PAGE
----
Clearing Up the Confusion About USB


For something that has “universal” in its name, USB naming conventions are anything but. From long names to standard changes, it can become increasingly difficult to figure out what all the letters and numbers mean.

First, we’ll look at the number that follows USB, like USB 3.1 Gen 1, USB 3.0, and USB 2.0. That number refers to different maximum data-transfer speeds. Let’s start with the most confusing one: USB 3.1 Gen 1 can support up to 5 Gb/s. USB 3.0 can also support up to 5 Gb/s. That’s because they’re synonymous. The naming convention for USB 3.0 is now USB 3.1 Gen 1, although not all manufacturers have adopted it. Some older products will also still say USB 3.0 instead of USB 3.1 Gen 1. Please note in the future that USB 3.1 Gen 1 and USB 3.0 refer to the same speed, not connector (more on that later).

Kensington CH1000 USB 3.1 Gen 1 Type-C 4-Port Hub

USB 3.1 Gen 2 can support 10 Gb/s, double that of USB 3.1 Gen 1. USB 2.0 can support up to 480 Mb/s, while USB 1.1 can support 12 Mb/s. If they share the same connector type, USB 3.1 Gen 2 and USB 3.1 Gen 1 can be backward compatible with older devices, although they will be limited to the older USB standard’s data-transfer rate.

Apple USB 3.1 Gen 2 Type-C Charge & Sync Cable

Now onto the letter that follows, like USB 3.1 Gen 2 Type-C, USB 2.0 Type-A, and more. The letter refers to the connector type. USB Type-A is the most popular connector and port, commonly found on computers. Its rectangular shape requires the connector to be placed in a certain direction (a common mistake we all make). A more recent connector type is USB Type-C, which embraces a slim, reversible oval-shaped connector. The slim design is tailored to fit mobile devices, laptops, and tablets while also allowing reversible plug orientation and cable direction. You’ll notice that Thunderbolt™ 3 utilizes the USB Type-C connector. Thunderbolt™ 3 supports a maximum data-transfer rate of 40 Gb/s and it will also support USB 3.1 Gen 2 at 10 Gb/s. The device must state that it supports Thunderbolt™ 3. If the device is only stated to be USB 3.1 Gen 2, it cannot support the 40 Gb/s of Thunderbolt™ 3, and will be limited to its native 10 Gb/s.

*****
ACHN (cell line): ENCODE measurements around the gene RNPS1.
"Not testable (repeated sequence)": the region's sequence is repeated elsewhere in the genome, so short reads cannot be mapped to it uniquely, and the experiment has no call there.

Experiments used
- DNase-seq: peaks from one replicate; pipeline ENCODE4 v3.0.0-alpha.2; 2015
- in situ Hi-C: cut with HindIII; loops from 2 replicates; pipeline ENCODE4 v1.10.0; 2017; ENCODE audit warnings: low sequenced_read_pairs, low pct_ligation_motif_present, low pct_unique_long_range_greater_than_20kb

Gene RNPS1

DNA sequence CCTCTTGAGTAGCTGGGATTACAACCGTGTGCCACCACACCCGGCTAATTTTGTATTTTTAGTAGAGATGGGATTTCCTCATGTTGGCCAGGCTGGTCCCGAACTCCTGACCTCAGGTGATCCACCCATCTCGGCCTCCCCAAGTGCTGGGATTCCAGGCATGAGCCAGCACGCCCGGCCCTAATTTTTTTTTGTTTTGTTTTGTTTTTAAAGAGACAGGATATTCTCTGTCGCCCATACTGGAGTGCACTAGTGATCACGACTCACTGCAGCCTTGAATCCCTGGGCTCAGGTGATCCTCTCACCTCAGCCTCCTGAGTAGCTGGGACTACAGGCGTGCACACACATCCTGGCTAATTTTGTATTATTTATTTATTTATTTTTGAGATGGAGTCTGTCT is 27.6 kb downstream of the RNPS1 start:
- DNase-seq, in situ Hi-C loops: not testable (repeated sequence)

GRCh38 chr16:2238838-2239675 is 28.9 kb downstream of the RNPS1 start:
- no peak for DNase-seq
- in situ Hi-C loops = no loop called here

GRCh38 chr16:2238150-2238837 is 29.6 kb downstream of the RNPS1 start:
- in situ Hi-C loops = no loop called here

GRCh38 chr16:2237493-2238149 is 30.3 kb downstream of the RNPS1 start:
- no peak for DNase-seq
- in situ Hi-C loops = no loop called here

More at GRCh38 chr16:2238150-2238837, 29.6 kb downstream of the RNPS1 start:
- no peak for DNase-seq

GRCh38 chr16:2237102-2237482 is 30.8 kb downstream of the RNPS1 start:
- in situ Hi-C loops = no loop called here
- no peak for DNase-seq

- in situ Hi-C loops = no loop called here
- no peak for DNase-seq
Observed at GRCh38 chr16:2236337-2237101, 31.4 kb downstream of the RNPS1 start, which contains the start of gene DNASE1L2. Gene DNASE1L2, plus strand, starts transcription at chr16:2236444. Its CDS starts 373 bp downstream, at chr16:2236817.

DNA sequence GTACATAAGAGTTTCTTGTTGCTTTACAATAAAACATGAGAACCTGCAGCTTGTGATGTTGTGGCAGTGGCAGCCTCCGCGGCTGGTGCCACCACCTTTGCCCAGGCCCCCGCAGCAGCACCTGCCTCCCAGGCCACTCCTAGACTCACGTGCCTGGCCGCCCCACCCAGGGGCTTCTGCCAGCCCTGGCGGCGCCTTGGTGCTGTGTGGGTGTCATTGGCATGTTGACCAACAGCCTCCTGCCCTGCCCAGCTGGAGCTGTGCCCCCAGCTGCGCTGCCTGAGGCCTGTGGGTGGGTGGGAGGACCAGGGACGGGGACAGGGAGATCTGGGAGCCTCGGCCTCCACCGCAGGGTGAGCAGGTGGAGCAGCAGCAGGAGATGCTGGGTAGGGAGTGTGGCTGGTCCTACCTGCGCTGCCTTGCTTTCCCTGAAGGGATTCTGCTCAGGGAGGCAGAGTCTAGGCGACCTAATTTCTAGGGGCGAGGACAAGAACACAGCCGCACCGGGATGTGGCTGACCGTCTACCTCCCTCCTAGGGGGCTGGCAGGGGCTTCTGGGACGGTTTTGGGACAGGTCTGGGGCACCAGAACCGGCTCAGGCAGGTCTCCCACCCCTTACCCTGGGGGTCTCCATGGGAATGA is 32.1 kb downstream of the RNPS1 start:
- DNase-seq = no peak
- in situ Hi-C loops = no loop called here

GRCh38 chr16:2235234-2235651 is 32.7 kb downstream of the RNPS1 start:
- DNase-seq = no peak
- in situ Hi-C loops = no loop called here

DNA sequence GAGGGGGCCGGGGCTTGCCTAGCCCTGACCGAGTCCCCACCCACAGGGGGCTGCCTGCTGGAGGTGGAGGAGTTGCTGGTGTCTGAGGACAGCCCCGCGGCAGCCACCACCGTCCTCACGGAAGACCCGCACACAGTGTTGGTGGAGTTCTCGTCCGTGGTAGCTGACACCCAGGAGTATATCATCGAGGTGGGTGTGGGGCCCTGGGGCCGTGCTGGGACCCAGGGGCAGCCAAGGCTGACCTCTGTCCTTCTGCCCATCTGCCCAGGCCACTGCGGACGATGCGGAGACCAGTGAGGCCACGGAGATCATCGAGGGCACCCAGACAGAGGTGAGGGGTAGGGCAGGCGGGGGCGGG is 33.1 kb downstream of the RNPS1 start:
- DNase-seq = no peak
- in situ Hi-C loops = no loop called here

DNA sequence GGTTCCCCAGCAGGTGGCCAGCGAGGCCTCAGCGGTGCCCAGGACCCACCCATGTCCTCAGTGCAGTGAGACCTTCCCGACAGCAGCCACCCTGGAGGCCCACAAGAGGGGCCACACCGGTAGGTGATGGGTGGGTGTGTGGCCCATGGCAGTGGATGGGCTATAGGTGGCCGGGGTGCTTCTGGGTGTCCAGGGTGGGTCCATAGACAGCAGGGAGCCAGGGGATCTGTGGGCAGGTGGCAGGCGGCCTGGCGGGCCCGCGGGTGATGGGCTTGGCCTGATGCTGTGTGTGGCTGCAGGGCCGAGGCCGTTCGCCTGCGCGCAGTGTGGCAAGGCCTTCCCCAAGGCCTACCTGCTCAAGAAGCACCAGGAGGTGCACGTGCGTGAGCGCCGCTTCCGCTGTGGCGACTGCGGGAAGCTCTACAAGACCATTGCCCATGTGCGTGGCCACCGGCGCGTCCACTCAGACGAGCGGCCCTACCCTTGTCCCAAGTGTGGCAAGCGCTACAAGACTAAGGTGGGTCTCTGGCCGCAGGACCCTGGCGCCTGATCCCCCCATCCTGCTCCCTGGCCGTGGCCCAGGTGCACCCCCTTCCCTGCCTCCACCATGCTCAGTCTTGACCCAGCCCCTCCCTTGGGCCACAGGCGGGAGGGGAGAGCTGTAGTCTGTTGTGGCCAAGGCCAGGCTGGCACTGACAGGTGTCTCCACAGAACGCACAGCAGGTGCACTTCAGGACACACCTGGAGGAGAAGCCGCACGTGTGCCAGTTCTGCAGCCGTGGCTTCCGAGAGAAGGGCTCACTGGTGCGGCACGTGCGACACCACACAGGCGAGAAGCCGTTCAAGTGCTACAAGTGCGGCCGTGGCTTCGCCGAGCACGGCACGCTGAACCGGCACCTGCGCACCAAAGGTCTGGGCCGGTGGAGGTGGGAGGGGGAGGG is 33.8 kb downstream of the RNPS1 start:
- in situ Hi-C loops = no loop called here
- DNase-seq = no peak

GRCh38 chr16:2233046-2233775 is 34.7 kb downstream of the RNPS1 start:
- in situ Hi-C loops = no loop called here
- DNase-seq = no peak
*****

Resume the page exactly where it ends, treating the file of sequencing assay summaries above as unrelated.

Sony 32GB USB 3.0 Type-C/USB Type-A Dual-Connection Flash Drive

USB Type-B is not as common as the previously mentioned connector types, but the square-like connector lives on, usually in printers. While some Android mobile devices have moved over to the USB Type-C connector, there are some older smartphones and tablets that still use the USB micro-B connector.

C2G Panel-Mount USB 2.0 Type-B Female to USB 2.0 Type B Male Cable

So, as a refresher, the number after USB refers to the data transfer rate and the letter after that refers to the connector type. For example, USB 3.1 Gen 1 Type-A and USB 3.0 Type-A are identical, but USB 3.1 Gen 1 Type-C and USB 3.0 Type-A are not (both support 5 Gb/s, but have different connectors). Hopefully, this short guide will help you navigate the confusing world of USB. You can put your newly acquired USB knowledge to the test by using our handy cable finder to find the right USB cable for your computer.

Do you have any questions about these connectors and nomenclature? Ask away in the Comments section.